Intel bought McAfee so it could bring antivirus and intrusion detection closer to the chip, and with DeepSafe – a technology that CEO Paul Otellini previewed at Intel Developer Forum in San Francisco this week – the company will be making good on that promise. DeepSafe will put some of the antivirus code underneath the operating …
Here we go again
If virtualisation was the answer, malware would have been killed off when PC operating systems started using protected mode to confine apps within user space. Experimentally, this does not appear to have been the case.
Expect a new generation of "virtual rootkit" to appear in a year or so's time.
That will be fun
A vector that (if they don't design it correctly) could allow the rootkit to be undetectable to all OS's installed later, on supposedly bare metal. Now who would benefit from that, crooks, spys, OS vendors with few scruples.
Could we be on the brink of one of the most momentous shot self in foot moments, in IT history? Opps let me correct that, shoot end user.
Ohhh now I get it.
... Here we go again
They don't get it ... unless they get "lower than the BIOS" and STAY THAT WAY they are just wasting time.
no macho DeepSafe ... Its Two orphans to get rid of ... MeeGo and $7.7-bn McAfee
This is no macho DeepSafe Mumbo Jumbo
Its Two orphans to get rid of ... MeeGo and $7.7-bn McAfee
When people were just not getting out of narrow thinking that McAfee was for intel cpus. I kept shouting that McAfee was for MeeGo cuz most viruses are x86 native, Android though x86 comaptible is running only on intel-TV x86 hardware. so MeeGo if ran on x86-Atom smartphones.. x86-viruses will bleed it like a slaughtered pig. Now intel has two products to get rid of ... MeeGo and $7.7-bn McAfee. This DeepSafe Mumbo Jumbo is to keep ppl's attention away... and btw how will this macho hardwired DeepSafe will keep pace to identify ever new arriving threats/definitions !?!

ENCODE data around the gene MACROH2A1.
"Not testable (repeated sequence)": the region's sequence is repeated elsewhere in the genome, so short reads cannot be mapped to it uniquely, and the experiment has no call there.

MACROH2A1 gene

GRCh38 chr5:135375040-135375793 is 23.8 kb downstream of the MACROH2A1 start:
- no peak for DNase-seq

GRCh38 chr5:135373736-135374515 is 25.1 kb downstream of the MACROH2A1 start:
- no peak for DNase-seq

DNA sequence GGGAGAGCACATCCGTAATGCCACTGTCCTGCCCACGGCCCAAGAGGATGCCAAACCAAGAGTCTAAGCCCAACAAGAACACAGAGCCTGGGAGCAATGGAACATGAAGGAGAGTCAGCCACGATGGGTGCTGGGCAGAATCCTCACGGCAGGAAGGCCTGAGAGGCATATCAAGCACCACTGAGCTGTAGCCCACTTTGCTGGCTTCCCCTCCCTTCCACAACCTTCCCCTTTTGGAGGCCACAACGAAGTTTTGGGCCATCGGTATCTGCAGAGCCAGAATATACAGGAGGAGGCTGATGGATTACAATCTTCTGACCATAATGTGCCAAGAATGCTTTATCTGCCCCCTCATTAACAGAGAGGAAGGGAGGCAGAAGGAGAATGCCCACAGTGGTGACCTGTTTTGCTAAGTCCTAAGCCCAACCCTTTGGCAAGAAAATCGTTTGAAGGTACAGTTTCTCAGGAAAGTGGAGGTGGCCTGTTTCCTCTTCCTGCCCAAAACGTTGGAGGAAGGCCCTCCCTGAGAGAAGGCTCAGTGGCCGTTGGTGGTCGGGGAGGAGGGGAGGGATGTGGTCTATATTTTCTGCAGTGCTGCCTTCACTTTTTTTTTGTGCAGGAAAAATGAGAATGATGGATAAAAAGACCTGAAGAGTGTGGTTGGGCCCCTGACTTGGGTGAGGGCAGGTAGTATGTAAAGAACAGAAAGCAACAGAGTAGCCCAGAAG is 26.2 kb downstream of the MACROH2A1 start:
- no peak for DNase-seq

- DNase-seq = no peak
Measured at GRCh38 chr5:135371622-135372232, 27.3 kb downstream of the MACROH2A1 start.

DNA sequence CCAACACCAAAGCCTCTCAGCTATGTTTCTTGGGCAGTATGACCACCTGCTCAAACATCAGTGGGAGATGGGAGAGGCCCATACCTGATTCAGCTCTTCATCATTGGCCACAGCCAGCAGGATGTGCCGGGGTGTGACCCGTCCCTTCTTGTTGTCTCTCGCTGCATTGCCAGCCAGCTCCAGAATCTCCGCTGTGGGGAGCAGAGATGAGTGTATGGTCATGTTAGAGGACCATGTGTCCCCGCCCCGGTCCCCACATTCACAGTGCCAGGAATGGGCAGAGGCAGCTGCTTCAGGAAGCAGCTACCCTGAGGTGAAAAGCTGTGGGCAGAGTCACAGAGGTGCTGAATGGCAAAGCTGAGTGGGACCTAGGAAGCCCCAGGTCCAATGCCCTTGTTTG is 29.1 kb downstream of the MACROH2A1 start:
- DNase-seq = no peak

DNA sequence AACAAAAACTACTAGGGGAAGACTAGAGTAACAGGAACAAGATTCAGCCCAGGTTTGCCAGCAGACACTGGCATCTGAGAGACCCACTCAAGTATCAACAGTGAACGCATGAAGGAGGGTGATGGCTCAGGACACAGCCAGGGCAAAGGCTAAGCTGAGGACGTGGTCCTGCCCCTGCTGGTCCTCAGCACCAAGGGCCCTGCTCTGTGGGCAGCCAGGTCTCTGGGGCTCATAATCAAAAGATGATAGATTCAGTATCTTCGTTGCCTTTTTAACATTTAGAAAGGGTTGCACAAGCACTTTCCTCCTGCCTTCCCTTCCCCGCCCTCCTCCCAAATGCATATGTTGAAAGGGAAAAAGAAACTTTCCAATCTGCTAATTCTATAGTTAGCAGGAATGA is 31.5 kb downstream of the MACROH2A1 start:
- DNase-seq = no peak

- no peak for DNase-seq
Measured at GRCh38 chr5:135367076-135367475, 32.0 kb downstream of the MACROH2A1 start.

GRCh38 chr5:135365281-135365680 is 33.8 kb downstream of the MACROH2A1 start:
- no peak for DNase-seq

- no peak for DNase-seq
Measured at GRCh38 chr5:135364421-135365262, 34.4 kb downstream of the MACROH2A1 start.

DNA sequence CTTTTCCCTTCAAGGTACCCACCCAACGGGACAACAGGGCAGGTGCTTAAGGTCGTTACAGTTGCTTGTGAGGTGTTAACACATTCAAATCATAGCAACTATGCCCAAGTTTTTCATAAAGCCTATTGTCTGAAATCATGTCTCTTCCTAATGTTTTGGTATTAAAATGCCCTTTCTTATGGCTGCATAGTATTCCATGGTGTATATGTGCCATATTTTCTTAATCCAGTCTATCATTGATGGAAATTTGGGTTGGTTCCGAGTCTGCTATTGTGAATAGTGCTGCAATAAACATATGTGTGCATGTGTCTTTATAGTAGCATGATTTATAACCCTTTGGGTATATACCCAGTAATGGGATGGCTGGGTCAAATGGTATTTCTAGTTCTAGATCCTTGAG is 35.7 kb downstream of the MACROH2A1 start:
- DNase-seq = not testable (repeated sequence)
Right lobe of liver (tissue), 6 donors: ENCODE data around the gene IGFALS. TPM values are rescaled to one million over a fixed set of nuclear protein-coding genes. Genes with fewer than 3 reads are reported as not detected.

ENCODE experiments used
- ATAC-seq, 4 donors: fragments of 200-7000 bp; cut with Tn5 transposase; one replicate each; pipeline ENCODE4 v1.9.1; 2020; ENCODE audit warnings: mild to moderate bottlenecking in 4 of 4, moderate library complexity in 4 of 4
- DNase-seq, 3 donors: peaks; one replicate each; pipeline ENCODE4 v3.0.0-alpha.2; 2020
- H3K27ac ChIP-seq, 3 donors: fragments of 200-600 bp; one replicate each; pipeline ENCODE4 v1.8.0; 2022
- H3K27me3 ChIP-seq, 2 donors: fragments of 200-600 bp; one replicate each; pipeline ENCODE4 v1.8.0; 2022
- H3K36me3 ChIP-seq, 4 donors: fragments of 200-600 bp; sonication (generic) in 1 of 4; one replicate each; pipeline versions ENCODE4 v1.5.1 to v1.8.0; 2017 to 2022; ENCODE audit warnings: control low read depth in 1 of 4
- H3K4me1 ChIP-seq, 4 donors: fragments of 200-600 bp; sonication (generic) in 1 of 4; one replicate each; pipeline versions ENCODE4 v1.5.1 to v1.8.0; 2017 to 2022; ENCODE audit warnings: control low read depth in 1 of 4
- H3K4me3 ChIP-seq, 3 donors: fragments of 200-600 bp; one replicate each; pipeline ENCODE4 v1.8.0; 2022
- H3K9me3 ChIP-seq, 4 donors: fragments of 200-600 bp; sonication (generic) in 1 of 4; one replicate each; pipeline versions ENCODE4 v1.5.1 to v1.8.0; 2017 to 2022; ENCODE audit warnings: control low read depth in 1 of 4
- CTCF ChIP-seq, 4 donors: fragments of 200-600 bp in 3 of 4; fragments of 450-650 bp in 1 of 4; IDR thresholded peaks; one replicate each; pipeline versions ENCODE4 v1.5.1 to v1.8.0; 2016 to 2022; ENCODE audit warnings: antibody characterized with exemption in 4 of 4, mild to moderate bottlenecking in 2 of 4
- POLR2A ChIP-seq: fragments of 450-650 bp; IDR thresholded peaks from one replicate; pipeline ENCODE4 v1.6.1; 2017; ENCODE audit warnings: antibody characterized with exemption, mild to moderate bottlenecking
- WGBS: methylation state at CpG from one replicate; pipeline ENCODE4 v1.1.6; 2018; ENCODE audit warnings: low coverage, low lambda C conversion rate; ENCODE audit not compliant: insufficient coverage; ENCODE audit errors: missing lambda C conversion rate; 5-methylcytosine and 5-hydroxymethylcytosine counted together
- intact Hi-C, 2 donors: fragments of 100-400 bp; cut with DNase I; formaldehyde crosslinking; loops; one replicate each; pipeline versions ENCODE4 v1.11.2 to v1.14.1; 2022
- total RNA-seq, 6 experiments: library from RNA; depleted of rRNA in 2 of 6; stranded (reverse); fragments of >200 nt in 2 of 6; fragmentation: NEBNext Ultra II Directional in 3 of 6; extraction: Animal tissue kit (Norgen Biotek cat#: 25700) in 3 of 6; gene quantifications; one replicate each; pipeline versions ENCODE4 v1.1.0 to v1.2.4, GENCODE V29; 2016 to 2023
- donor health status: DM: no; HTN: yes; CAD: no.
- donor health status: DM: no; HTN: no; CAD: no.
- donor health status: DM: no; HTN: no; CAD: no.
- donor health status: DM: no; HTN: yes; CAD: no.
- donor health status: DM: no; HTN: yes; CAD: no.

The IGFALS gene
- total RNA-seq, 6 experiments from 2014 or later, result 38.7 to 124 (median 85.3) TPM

Embed DeepSafe within KVM ?
1 - How in this world ?
2 - What for ?
Sorry for you, Intel guys, but there is a limit on what you can do with those damn herbs.
> "DeepSafe will be the foundation of a number of different enterprise security products that the McAfee unit will roll out"
I may be missing a point here, but at first glance does it seem that to get maximum benefit from the DeepSafe protection, a user would need to run the McAfee security / AV / whatever / software, thereby excluding other AV vendors?
McAfee bloatware would infect my machine from the firmware up, not merely from Windows registry on up.
I suppose I'll be learning all about EFI scripting and programming and runlevels.
Not that I *want* to.
I cannot understand why Intel would give a damn about this kind of security - Intel makes processors... other people (mebbe that Blue Pill lady) can come up with better virt sol'ns than spamming McAfee into the firmware.
"1,200 new rootkits per day"
I think that's rooted machines
Not new rootkits.
Although, technically a BIOS is a rootkit, isnt' it?
I thought the same. Perhaps they meant to say 1200 new rootkit infections per day.
BIOS is pretty hard to program . (U)EFI however is programmable in C using widely available docs and static link libraries. So Intel sees a way to save us from it's processors, which (U)EFI legs are spread wide, inviting penetration.
I worked on DEC Alpha boxes once. They had a 'BIOS' with capabilities exceeding (U)EFI. But not just anyone could slip into the (U)EFI, it was held in some protection.
If I can go into the BIOS or (U)EFI and enable or disable this, than I guess I don't mind. But really... you know... whatever.
...now my next Intel CPU is going to start 'shaking me down' for $60 a year in 'protection money'.
How about non-Windows users? Will this adversely affect our systems (Speed, stability.....)
Did you take the red or blue pill ?
But how will this magic software know it's not already running atop a compromised machine, and is in fact on the bare metal as the first 'visor in the stack ? And why wont the same 'force self to the bottom' technique work for malware ?
QubesOS has a much better approach...
This has potential
Intel just want to sell more new chips.
But this does give users a hope to better security, only if done right. If they manage to keep the hypervisor tiny it will be much more difficult to attack. Just as it would be more difficult to find vulnerability in a Hello World program comparing to Flash.
Some related researches if you are interested.
- http://www.eecs.umich.edu/virtual/papers/king06.pdf: first idea of crafting virtualized rootkit
- http://en.wikipedia.org/wiki/Blue_Pill_(malware): implementation of the idea
- http://sourceforge.net/projects/mavmm/: tiny VMM to remain hidden to malware running above
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